Re: Question about mideleg

Jeff Scott



I don’t agree that a machine mode interrupt (MEI, MSI, MTI) delegated to supervisor mode shows up in SIP as the supervisor version (SEI, SSI, STI) and not the machine version (MEI, MSI, MTI).


From the spec “The sip and sie registers are subsets of the mip and mie registers. Reading any implemented

field, or writing any writable field, of sip/sie effects a read or write of the homonymous field

of mip/mie.”


This discussion has come up before by the way.  If we updated the spec as a result of the last discussion, this wouldn’t have come up again.




From: tech-privileged@... <tech-privileged@...> On Behalf Of Allen Baum via
Sent: Wednesday, December 7, 2022 3:52 PM
To: Scott Johnson <scott.johnson@...>
Cc: Oscar Jupp <jupposcar@...>; tech-privileged@...; tech-privileged@...
Subject: [EXT] Re: [RISC-V] [tech-privileged] Question about mideleg


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I was looking figure 4.6 of the priv spec, and it does show STIP as bit 5, not bit 7. Bit 7 is MTIP, and it is invisible to Smode.

That's why the interrupt pending bit shows up in bit 5 if delegated, but bit 7 if not.


MTIP is NOT driven by the PLIC; the PLIC only sends external interrupts, not timer interrupts (which correspond to bits xstatus[11..9]


The timer interrupt can only be reset by writing the MTIMECMP CSR, which is M-only. An implementation could have a custom alias to that that would enable Smode to write it,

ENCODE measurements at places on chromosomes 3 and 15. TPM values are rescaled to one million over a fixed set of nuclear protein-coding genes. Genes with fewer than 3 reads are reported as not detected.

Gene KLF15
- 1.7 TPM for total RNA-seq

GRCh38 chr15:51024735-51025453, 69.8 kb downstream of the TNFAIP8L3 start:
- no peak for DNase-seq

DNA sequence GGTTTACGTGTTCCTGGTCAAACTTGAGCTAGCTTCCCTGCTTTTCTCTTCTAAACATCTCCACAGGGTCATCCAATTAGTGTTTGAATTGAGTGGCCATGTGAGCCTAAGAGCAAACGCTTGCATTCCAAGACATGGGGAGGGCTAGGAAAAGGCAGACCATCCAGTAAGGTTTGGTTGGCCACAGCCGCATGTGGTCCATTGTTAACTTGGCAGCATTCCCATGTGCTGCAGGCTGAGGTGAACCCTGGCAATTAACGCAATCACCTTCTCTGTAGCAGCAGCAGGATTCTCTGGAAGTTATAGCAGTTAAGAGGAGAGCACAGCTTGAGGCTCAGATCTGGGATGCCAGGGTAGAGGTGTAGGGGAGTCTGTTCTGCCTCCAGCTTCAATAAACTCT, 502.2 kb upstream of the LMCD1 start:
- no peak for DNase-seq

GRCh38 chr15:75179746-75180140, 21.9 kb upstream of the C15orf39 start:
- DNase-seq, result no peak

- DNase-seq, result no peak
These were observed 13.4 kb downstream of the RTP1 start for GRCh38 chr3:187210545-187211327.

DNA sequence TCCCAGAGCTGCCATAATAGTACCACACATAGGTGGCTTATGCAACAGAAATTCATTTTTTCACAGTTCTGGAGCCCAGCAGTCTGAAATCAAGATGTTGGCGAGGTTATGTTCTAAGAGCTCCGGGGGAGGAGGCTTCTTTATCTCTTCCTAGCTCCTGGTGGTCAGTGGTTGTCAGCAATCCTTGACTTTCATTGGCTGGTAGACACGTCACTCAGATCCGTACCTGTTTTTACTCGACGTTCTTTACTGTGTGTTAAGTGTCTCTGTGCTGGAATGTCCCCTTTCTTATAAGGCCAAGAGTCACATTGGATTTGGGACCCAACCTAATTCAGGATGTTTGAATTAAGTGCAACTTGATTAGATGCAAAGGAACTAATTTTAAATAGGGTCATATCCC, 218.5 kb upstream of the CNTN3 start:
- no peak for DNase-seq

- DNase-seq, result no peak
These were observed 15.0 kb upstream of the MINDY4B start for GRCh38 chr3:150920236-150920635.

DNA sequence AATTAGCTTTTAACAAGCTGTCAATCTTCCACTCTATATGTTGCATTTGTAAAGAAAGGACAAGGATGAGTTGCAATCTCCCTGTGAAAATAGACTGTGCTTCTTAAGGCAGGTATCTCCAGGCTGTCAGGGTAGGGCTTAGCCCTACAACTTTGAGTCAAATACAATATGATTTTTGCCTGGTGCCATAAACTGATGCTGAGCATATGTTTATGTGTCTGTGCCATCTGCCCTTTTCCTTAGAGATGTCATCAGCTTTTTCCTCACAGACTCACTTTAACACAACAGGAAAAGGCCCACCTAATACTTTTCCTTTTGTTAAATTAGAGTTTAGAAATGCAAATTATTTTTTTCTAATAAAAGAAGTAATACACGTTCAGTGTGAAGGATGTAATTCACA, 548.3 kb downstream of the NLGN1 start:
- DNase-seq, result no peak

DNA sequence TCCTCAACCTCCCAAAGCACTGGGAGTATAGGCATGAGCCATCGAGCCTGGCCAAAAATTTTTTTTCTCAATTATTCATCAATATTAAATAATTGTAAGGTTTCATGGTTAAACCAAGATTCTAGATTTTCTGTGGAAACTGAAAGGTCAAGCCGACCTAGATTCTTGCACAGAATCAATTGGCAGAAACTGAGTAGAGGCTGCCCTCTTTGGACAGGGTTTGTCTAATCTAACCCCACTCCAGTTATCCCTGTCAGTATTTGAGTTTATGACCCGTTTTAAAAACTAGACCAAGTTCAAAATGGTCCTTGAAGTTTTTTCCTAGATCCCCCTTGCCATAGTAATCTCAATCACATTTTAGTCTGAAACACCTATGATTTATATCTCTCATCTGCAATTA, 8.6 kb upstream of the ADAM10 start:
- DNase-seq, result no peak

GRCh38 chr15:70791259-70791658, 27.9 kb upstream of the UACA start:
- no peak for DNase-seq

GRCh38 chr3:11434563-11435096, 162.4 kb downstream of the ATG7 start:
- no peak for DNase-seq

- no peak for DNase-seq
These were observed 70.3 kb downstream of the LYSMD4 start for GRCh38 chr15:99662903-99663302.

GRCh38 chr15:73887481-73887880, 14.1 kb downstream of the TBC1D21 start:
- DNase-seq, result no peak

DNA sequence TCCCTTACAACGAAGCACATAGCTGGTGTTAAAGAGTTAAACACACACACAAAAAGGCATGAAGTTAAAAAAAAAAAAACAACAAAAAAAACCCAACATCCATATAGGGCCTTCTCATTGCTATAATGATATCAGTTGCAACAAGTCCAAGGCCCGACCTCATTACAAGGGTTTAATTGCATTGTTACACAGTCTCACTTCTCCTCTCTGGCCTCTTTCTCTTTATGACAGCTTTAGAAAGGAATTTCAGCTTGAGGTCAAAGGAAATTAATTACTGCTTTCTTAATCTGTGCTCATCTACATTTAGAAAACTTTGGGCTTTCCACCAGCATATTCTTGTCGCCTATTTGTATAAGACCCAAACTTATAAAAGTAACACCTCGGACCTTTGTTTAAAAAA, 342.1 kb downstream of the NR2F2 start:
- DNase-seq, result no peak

but that;s dangerous, as that means that Scode could prevent Mmode from getting timer interrupts by setting the CSR to a value in the far future.


On Wed, Dec 7, 2022 at 9:59 AM Scott Johnson <scott.johnson@...> wrote:

Comments embedded:

On Dec 7, 2022, at 11:39 AM, Allen Baum via <> wrote:


As far as I can tell,  an implementation may, but is not required to,  disallow it. 


I suspect all implementations disallow it, by forcing those bits in mideleg to 0. OpenSBI does not attempt to delegate those interrupts.[1]

If it is delegated, it shows up in the SIP. STIP bit


How so? I would expect it to show up in SIP[7], which is defined as 0 in the privileged spec, but corresponds to the MTIP bit. There is no mechanism for an interrupt to show up in a different position in SIP vs MIP.


But, if it is delegated, then it can only be cleared by an ECALL to Mmode SW..


MTIP is controlled by a wire driven by a memory-mapped interrupt controller (e.g. PLIC). If an SBI decided to delegate MTI to S-mode then they might also allow S-mode software to access the interrupt controller too, removing any need for an ECALL.



[1] but line 200 apparently has a typo and should say “S-mode interrupts” instead of “M-mode interrupts"

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